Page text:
Researchers from TU Graz and their industry partners have unveiled a world first: the prototype of a robot-controlled, high-speed combined charging system (CCS) for electric vehicles that enables series charging of cars in various parking positions.

Global demand for electric vehicles is forecast to rise sharply: by 2025, the number of new vehicle registrations is expected to reach 25 million per year....

Im Focus: The “TRiC” to folding actin

Proteins must be folded correctly to fulfill their molecular functions in cells. Molecular assistants called chaperones help proteins exploit their inbuilt folding potential and reach the correct three-dimensional structure. Researchers at the Max Planck Institute of Biochemistry (MPIB) have demonstrated that actin, the most abundant protein in higher developed cells, does not have the inbuilt potential to fold and instead requires special assistance to fold into its active state. The chaperone TRiC uses a previously undescribed mechanism to perform actin folding. The study was recently published in the journal Cell.

Actin is the most abundant protein in highly developed cells and has diverse functions in processes like cell stabilization, cell division and muscle...

Im Focus: Lining up surprising behaviors of superconductor with one of the world's strongest magnets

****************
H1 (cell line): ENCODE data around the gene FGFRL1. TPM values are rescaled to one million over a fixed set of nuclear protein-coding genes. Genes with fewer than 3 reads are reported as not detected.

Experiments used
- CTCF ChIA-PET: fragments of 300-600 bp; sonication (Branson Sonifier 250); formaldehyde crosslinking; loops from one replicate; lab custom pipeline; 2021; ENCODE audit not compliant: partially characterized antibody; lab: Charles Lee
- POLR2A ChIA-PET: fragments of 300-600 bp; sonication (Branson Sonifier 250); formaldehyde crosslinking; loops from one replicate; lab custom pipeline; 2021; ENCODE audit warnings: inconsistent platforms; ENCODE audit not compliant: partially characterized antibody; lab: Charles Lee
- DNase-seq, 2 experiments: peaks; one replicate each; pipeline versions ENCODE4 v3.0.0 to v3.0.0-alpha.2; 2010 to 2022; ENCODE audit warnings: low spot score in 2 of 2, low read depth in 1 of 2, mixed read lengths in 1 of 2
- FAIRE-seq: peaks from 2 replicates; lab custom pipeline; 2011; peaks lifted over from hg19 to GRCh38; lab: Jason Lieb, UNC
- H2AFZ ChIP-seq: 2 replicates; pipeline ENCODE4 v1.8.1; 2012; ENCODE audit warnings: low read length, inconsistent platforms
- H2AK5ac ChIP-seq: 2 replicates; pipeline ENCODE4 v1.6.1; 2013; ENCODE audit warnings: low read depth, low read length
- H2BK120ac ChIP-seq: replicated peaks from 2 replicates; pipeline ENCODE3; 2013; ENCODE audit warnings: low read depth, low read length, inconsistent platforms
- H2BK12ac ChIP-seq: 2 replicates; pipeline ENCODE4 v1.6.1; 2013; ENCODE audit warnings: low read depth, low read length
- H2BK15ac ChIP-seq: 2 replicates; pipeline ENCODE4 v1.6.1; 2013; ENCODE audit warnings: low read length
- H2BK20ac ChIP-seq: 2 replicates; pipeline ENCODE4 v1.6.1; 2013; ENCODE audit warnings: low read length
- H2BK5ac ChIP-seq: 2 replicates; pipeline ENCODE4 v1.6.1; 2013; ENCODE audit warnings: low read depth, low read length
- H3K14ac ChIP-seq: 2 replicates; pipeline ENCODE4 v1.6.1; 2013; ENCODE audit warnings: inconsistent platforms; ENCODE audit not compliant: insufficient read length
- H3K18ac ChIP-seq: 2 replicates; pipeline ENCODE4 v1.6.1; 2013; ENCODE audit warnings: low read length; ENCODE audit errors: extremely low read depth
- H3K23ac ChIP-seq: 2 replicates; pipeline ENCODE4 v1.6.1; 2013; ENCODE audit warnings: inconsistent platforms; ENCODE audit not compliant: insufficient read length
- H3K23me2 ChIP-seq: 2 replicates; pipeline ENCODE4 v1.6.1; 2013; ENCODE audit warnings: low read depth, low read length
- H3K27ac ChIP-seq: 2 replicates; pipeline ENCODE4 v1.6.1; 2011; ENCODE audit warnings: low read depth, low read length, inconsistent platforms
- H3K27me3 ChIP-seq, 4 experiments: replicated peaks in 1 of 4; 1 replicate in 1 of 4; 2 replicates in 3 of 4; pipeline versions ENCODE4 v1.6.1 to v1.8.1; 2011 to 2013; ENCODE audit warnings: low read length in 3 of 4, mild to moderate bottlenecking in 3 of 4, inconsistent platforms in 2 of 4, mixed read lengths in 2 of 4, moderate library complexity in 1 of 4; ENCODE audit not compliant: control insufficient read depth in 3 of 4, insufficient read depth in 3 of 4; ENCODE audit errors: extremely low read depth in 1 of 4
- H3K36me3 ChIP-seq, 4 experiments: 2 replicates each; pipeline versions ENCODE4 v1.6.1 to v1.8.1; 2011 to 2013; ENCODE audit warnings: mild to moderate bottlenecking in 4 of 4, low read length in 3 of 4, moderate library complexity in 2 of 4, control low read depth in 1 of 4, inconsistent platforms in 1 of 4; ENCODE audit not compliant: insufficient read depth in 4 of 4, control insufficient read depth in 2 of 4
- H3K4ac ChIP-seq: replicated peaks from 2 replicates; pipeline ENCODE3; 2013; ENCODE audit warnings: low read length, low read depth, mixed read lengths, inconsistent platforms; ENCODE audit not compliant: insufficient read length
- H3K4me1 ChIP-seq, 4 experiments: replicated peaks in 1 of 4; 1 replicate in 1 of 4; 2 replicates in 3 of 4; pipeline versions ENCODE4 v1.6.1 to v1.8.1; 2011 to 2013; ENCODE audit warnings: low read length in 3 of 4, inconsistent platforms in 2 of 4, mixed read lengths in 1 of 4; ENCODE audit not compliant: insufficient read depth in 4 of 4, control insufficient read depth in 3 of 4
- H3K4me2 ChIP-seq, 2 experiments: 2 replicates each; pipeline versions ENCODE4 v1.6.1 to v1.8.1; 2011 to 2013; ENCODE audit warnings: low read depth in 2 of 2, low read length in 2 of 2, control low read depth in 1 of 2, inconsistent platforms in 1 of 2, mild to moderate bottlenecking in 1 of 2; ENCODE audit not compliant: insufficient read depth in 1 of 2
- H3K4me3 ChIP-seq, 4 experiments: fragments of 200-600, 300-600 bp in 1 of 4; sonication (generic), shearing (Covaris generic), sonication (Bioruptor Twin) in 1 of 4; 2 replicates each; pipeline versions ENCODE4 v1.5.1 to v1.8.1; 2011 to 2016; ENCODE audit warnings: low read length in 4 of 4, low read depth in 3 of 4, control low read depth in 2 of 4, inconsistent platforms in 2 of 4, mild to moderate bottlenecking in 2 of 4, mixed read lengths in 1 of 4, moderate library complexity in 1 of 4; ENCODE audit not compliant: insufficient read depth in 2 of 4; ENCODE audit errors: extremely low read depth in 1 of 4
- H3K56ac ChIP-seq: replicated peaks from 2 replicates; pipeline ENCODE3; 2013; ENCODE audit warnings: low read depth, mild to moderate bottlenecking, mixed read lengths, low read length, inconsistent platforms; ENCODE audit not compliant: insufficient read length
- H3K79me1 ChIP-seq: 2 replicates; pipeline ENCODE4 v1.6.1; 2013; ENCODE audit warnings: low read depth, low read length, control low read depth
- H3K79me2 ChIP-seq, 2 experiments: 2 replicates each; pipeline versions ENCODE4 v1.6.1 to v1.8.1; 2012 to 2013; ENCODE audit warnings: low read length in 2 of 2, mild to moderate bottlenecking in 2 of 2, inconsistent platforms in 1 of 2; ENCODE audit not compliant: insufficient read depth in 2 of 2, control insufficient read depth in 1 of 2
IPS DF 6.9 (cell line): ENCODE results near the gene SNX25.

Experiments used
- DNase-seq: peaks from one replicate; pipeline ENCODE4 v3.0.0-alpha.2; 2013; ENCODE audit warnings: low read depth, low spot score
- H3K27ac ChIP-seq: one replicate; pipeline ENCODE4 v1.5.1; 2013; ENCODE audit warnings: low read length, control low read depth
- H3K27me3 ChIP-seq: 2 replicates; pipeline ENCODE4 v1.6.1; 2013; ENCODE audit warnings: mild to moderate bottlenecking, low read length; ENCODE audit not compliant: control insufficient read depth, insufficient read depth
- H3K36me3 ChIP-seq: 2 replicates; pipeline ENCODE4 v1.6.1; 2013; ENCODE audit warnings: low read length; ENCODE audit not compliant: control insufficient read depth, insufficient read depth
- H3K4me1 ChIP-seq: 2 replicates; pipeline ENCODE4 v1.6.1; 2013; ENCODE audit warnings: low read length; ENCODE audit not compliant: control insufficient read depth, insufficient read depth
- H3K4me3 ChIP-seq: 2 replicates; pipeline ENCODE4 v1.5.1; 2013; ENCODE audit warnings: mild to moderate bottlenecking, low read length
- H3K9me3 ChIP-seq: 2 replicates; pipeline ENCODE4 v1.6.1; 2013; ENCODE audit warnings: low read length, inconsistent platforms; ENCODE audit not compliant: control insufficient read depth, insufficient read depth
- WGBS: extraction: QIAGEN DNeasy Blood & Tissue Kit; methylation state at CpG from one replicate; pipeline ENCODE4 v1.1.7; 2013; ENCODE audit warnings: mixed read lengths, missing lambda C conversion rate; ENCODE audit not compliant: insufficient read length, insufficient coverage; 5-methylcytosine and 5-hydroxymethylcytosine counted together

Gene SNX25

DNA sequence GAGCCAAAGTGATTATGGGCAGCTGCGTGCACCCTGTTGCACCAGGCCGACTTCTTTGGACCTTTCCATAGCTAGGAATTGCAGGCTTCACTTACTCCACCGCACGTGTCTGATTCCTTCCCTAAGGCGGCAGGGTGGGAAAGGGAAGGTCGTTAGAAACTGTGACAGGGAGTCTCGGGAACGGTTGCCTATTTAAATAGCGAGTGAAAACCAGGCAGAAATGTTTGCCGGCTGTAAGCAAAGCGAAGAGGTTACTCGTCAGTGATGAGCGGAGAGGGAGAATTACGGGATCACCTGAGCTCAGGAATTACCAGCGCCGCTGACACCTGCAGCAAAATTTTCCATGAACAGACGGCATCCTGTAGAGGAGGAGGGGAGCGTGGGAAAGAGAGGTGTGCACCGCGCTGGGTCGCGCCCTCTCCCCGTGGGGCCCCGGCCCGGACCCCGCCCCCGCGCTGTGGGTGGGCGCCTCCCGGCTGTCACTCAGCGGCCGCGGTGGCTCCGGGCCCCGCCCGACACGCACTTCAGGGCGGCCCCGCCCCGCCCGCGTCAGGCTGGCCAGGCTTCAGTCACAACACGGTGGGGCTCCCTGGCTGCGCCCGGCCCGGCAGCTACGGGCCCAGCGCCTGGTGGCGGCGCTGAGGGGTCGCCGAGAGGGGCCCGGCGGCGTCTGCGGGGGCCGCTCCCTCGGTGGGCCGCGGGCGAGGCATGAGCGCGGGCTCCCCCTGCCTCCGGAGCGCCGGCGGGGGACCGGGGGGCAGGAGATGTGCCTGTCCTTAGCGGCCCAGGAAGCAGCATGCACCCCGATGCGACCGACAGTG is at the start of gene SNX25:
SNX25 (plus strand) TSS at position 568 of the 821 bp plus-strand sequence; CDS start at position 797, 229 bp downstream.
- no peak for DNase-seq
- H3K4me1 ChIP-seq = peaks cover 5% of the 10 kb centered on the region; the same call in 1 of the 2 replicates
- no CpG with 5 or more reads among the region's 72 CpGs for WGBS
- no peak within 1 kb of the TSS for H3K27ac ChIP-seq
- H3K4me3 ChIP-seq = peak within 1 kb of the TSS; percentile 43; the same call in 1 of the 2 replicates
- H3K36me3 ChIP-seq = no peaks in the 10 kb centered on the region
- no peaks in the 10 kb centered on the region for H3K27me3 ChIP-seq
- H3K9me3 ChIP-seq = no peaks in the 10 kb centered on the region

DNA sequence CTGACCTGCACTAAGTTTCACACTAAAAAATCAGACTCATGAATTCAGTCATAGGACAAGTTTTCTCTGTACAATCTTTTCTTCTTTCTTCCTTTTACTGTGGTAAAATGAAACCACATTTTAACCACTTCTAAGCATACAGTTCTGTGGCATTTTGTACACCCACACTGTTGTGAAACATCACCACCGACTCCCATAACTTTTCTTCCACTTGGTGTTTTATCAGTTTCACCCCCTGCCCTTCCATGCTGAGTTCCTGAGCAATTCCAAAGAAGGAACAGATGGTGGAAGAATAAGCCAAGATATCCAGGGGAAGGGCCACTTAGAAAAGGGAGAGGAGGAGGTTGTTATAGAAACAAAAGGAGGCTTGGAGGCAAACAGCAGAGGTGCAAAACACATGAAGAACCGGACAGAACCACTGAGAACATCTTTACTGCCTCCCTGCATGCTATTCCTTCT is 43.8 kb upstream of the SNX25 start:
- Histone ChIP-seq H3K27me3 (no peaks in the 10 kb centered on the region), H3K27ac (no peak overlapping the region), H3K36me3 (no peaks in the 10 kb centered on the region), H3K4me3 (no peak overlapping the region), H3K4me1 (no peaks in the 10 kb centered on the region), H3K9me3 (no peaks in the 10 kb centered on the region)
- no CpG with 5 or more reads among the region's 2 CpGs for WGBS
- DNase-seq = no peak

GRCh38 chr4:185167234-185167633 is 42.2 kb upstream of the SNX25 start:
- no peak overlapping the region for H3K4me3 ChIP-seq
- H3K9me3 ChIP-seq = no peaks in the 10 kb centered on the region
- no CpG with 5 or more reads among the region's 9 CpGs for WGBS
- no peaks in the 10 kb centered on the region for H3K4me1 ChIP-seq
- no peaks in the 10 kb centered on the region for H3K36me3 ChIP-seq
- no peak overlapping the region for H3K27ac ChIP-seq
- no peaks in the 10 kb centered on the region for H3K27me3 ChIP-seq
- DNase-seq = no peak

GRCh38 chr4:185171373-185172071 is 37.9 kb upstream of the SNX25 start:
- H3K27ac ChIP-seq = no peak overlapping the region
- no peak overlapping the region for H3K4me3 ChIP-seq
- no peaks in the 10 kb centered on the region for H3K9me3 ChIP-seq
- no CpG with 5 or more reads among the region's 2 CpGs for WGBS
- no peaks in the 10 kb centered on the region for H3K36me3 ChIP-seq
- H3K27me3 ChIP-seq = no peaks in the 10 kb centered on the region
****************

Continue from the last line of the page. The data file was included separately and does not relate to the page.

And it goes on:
Scientists have discovered that the electrical resistance of a copper-oxide compound depends on the magnetic field in a very unusual way -- a finding that could help direct the search for materials that can perfectly conduct electricity at room temperatur

What happens when really powerful magnets--capable of producing magnetic fields nearly two million times stronger than Earth's--are applied to materials that...

All Focus news of the innovation-report >>>

Anzeige

Anzeige

VideoLinks
Industry & Economy
Event News

Within reach of the Universe

08.08.2018 | Event News

A journey through the history of microscopy – new exhibition opens at the MDC

27.07.2018 | Event News

2018 Work Research Conference

25.07.2018 | Event News

 
Latest News

Unraveling the nature of 'whistlers' from space in the lab

15.08.2018 | Physics and Astronomy

Diving robots find Antarctic winter seas exhale surprising amounts of carbon dioxide

15.08.2018 | Earth Sciences

Early opaque universe linked to galaxy scarcity

15.08.2018 | Physics and Astronomy

VideoLinks
Science & Research
Overview of more VideoLinks >>>